Google Inc Losing Ground In Mobile Search


As much as Google Inc (NASDAQ:GOOG) (NASDAQ:GOOGL) has branched out into other businesses over the years, the ad revenue it gets because of its dominance of online search is still central to the company’s success. While it has managed to transfer that advantage to mobile search as well, smartphone users are increasingly relying on specialized apps like KAYAK and Shazam, leaving Google with a smaller piece of the pie. In 2012 Google earned more than 80% of US mobile ad revenue, last year it earned 68.5%, and it’s on track to take home an even smaller percentage this year.

Google mobile ad revenue still growing despite falling market share

That doesn’t mean Google Inc (NASDAQ:GOOG) (NASDAQ:GOOGL) is earning less from mobile ads – people are using their smartphones and tablets more extensively and the amount being spend on mobile ads has skyrocketed. This year US mobile ad spending is expected to pass $17 billion, and by 2018 mobile search revenue alone will be pushing toward $30 billion.

But the fact that Google Inc (NASDAQ:GOOG) (NASDAQ:GOOGL) is no longer synonymous with search when someone is looking at their phone instead of their PC means that the company won’t be able to claim nearly as much of that growth as it would like.

“Even though browser-based search is a common behavior among mobile owners, search engines are not necessarily the first place smartphone and tablet users turn,” says eMarketer senior analyst Cathy Boyle (h/t Xeni Jardin at Boing Boing). “The explosion of mobile app development and usage means mobile users have more—and more specialized—alternatives for finding information.”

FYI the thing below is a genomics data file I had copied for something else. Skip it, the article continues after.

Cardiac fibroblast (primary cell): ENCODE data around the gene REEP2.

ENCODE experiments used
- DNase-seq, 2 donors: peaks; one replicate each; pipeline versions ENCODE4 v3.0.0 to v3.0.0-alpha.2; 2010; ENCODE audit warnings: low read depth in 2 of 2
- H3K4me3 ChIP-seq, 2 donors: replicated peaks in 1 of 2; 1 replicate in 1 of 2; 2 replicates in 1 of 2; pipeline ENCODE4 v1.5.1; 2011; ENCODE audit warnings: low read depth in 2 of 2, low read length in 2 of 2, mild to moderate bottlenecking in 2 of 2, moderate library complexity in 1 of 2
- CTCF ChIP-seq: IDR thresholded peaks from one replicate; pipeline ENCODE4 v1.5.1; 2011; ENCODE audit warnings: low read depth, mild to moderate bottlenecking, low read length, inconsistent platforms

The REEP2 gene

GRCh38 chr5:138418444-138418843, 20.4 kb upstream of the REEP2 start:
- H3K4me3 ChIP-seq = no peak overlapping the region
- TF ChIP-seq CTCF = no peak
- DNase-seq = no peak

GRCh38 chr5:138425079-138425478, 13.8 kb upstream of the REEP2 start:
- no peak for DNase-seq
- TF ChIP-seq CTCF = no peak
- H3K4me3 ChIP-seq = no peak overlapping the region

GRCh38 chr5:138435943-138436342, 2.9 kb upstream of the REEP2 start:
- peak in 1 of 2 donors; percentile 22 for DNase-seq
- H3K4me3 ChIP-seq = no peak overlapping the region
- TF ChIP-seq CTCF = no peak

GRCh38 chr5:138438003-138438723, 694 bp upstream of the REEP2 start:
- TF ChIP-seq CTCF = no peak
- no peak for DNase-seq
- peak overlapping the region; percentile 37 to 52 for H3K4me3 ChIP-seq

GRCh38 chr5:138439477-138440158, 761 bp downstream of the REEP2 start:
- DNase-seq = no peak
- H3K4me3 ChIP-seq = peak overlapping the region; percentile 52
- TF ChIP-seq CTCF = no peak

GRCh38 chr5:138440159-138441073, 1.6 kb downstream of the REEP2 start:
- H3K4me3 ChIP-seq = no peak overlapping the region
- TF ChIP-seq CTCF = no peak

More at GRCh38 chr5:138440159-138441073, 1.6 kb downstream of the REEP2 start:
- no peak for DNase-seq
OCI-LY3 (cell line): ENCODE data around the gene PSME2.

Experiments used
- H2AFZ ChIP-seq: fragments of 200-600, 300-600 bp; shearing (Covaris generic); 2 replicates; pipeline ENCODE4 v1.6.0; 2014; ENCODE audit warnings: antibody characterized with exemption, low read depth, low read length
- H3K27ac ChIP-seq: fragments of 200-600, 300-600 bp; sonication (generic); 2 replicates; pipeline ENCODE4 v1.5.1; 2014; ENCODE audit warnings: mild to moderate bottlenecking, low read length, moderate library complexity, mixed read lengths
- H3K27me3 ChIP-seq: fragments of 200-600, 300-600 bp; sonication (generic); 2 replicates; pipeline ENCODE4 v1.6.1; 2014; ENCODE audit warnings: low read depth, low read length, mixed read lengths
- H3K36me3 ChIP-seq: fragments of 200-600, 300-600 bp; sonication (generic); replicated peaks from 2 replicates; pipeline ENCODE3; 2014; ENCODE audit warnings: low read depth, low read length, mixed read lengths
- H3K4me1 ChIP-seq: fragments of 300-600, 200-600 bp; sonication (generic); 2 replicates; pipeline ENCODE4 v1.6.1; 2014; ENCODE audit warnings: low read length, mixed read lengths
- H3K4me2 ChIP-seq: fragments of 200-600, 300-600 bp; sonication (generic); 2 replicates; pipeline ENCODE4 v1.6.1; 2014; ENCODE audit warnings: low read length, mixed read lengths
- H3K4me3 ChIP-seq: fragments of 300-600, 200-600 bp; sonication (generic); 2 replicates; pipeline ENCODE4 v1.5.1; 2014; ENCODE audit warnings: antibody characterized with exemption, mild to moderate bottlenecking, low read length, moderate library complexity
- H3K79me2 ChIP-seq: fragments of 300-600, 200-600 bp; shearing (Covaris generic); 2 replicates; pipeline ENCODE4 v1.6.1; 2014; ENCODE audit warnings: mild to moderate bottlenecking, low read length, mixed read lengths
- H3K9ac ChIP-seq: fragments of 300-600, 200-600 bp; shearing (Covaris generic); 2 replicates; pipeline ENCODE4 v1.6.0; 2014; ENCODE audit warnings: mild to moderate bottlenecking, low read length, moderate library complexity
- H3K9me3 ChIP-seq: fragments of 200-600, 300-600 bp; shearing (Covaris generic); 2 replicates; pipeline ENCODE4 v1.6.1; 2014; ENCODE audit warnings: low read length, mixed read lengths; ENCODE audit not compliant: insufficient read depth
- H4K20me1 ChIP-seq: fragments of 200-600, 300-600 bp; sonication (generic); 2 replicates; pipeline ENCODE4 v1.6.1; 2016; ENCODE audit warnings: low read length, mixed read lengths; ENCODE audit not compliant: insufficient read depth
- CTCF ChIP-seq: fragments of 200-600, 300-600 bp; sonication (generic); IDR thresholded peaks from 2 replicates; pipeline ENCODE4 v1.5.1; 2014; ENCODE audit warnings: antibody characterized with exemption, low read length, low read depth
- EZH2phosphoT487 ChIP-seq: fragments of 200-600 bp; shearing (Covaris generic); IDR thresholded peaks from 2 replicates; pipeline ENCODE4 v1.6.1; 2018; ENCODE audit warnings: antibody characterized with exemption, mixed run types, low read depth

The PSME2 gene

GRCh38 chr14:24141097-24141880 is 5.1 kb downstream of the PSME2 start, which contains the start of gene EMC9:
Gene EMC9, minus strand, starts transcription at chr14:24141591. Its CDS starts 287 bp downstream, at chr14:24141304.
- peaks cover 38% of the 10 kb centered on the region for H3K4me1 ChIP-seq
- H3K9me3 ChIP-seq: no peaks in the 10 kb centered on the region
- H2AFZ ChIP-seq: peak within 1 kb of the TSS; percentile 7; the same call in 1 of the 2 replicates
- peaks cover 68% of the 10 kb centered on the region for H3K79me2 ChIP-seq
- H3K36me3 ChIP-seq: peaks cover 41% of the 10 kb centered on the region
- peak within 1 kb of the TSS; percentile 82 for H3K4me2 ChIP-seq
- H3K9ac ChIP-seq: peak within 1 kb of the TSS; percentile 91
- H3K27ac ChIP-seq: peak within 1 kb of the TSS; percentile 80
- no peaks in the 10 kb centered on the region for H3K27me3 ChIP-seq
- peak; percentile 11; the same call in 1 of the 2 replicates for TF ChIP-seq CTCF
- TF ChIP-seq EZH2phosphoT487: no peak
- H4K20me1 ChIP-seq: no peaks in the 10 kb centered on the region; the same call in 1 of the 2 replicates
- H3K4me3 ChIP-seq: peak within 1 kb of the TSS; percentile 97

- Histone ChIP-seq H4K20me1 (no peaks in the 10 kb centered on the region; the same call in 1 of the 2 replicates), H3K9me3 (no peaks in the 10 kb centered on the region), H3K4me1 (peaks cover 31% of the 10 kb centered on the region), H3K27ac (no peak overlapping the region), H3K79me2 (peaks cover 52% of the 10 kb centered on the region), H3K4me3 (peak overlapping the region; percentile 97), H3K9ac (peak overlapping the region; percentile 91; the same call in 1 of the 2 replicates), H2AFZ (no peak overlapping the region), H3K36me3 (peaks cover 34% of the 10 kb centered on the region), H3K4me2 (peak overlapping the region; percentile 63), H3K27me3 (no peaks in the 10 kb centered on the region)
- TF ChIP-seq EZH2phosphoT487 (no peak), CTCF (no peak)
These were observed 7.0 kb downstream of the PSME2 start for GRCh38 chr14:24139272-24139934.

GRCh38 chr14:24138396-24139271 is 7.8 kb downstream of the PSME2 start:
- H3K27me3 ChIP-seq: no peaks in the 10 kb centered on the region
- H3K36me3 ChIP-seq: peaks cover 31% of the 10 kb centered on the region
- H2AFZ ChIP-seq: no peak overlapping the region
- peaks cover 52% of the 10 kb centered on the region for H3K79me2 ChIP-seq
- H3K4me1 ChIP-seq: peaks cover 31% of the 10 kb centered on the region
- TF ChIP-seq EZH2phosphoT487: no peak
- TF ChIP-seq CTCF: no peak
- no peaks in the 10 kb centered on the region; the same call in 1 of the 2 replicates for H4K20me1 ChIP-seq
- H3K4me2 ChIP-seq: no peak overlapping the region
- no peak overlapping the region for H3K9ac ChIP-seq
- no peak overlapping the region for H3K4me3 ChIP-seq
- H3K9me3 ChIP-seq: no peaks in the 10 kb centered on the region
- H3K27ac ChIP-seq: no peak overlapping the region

Fragmented mobile search gives Google’s competitors an opening

While eMarketer estimates that Google Inc (NASDAQ:GOOG) (NASDAQ:GOOGL)’s market share leveling out around 64% (or even starting to pick up again) the precipitous drop between 2012 and 2013 should make people question how easy it is to forecast trends in the tech business. Specialized search apps are still quite young compared to internet search, and they may have more room for innovation.

Microsoft Corporation (NASDAQ:MSFT) has long contended that users rate its internet search engine Bing at least as highly as Google, but that they can’t get people to even try it out in the first place. In the mobile world, that’s no longer the case and as mobile search becomes increasingly fragmented Yahoo! Inc. (NASDAQ:YHOO), Yelp Inc (NYSE:YELP), Bing and others are finding their audience at Google Inc (NASDAQ:GOOG) (NASDAQ:GOOGL)’s expense.

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About the Author

Michael Ide
Michael has a Bachelor's Degree in mathematics and physics from Boston University and Master's Degree in physics from University of California, San Diego. He has worked as an editor and writer for several magazines. Prior to his career in journalism, Michael Worked in the Peace Corps teaching math and science in South Africa.

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